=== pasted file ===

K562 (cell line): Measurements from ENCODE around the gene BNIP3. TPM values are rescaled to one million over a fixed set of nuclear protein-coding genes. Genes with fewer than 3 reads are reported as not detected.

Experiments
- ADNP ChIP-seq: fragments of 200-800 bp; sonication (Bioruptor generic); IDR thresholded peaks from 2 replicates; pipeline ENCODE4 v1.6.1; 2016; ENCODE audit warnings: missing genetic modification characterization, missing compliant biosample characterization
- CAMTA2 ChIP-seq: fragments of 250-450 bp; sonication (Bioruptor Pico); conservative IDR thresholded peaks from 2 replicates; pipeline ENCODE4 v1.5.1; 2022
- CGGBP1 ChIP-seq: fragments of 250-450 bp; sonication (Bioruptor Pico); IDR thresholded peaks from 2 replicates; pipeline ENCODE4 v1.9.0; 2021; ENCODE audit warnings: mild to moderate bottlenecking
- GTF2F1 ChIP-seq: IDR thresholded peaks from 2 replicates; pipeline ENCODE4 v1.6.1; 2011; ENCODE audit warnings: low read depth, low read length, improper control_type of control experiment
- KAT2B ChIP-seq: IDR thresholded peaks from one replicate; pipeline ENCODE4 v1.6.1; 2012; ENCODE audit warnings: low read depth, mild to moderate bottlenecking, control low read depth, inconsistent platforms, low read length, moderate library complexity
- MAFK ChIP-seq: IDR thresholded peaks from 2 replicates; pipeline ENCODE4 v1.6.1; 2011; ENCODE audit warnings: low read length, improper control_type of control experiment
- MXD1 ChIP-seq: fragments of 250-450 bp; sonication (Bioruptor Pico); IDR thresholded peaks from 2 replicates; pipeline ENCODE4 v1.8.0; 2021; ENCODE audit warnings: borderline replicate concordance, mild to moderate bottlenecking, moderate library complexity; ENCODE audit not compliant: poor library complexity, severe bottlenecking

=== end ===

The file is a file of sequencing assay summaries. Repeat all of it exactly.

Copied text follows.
K562 (cell line): Measurements from ENCODE around the gene BNIP3. TPM values are rescaled to one million over a fixed set of nuclear protein-coding genes. Genes with fewer than 3 reads are reported as not detected.

Experiments
- ADNP ChIP-seq: fragments of 200-800 bp; sonication (Bioruptor generic); IDR thresholded peaks from 2 replicates; pipeline ENCODE4 v1.6.1; 2016; ENCODE audit warnings: missing genetic modification characterization, missing compliant biosample characterization
- CAMTA2 ChIP-seq: fragments of 250-450 bp; sonication (Bioruptor Pico); conservative IDR thresholded peaks from 2 replicates; pipeline ENCODE4 v1.5.1; 2022
- CGGBP1 ChIP-seq: fragments of 250-450 bp; sonication (Bioruptor Pico); IDR thresholded peaks from 2 replicates; pipeline ENCODE4 v1.9.0; 2021; ENCODE audit warnings: mild to moderate bottlenecking
- GTF2F1 ChIP-seq: IDR thresholded peaks from 2 replicates; pipeline ENCODE4 v1.6.1; 2011; ENCODE audit warnings: low read depth, low read length, improper control_type of control experiment
- KAT2B ChIP-seq: IDR thresholded peaks from one replicate; pipeline ENCODE4 v1.6.1; 2012; ENCODE audit warnings: low read depth, mild to moderate bottlenecking, control low read depth, inconsistent platforms, low read length, moderate library complexity
- MAFK ChIP-seq: IDR thresholded peaks from 2 replicates; pipeline ENCODE4 v1.6.1; 2011; ENCODE audit warnings: low read length, improper control_type of control experiment
- MXD1 ChIP-seq: fragments of 250-450 bp; sonication (Bioruptor Pico); IDR thresholded peaks from 2 replicates; pipeline ENCODE4 v1.8.0; 2021; ENCODE audit warnings: borderline replicate concordance, mild to moderate bottlenecking, moderate library complexity; ENCODE audit not compliant: poor library complexity, severe bottlenecking